Pere Lachaise Cemetery: France’s Beautiful City of the Dead

Pere Lachaise is arguably the most famous cemetery in the world. No trip to Paris is complete without a stop at a cemetery celebrated for its famous occupants, dazzling tombs, and beautiful gardens. Millions of visitors from across the globe flock to Pere Lachaise every year to visit the graves of Doors singer Jim Morrison, writer Oscar Wilde, and composer Frederic Chopin.

Pere Lachaise was founded in 1804, when Napoleon ruled France with an iron fist. The cemetery is named after French priest Francois de la Chaise, who heard King Louis XIV’s confessions. Pere Lachaise received a relatively cool reception from the people of France until the remains of celebrated playwright Moliere were interred in the cemetery. In the wake of Moliere’s arrival, Pere Lachaise became the hottest cemetery in town.

Visitors can easily spend an entire day surveying the ornate tombs, gravestones, and monuments of Pere Lachaise. One of the most popular tombs is the final resting place of performer Etienne-Gaspard Robert. Etienne-Gaspard—who performed under the stage name Robertson—scared audiences around the world out of their wits by projecting make-believe phantoms onto a smoky, dimly lit stage in the early 1800s. Etienne-Gaspard Robert’s tomb features a stone likeness of several menacing phantoms steadily advancing towards a group of terrified onlookers.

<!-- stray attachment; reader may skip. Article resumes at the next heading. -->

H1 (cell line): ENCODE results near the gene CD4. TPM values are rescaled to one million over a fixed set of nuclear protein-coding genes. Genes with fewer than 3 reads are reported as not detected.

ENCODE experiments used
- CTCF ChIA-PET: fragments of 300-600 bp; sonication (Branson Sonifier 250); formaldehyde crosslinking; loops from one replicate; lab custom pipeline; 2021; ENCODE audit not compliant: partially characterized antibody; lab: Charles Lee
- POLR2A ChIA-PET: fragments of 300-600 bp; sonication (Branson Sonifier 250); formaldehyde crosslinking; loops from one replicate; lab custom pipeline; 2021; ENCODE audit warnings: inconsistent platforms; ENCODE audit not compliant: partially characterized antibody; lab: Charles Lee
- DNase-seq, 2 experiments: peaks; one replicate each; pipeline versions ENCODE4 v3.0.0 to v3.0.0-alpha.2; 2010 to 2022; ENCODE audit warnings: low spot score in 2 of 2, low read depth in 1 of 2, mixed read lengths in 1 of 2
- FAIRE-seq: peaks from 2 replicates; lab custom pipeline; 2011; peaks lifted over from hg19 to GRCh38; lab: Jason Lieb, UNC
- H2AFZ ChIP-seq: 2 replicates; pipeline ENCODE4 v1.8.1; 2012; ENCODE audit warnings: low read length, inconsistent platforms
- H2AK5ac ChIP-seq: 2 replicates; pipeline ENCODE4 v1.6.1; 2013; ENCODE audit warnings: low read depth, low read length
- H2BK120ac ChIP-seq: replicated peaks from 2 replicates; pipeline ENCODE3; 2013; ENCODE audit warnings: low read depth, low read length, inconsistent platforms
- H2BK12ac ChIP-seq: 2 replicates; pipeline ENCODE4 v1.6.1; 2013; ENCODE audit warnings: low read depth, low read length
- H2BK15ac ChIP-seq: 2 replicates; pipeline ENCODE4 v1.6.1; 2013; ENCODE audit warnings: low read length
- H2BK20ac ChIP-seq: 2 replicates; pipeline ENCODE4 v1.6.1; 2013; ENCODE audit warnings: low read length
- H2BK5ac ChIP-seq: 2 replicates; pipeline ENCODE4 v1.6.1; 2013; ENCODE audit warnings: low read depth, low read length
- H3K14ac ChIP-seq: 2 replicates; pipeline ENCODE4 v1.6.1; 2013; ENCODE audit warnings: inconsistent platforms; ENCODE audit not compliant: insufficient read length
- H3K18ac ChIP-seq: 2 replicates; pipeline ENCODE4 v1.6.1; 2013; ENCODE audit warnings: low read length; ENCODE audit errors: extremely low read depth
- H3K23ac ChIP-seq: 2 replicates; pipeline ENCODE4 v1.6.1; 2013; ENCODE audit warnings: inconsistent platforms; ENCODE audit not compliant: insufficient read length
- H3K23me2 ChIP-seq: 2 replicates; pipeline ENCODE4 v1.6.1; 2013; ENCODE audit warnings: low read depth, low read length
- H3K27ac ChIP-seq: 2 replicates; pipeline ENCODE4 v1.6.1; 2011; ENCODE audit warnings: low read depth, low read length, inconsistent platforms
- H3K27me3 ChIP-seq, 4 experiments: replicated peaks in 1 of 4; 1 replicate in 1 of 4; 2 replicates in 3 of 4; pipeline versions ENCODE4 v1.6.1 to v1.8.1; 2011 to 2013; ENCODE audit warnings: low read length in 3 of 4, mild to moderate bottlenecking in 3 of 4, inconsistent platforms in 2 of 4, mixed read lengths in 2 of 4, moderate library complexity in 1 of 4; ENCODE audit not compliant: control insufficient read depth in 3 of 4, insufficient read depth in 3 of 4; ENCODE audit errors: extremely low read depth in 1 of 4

Etienne-Gaspard Robert

Photo via Flickr

Pere Lachaise Cemetery doubles as a peaceful park with plenty of benches where visitors can relax and enjoy a stunning view of the surrounding trees, dramatic statues of grief-stricken widows, and even a surrealist sculpture or two. If you fall in love with Pere Lachaise, the cemetery does still have a few burial plots that are reserved for new arrivals. Be aware that there is a waitlist and you have to die in Paris and be a French citizen in order to be buried in one of the world’s most celebrated cemeteries.

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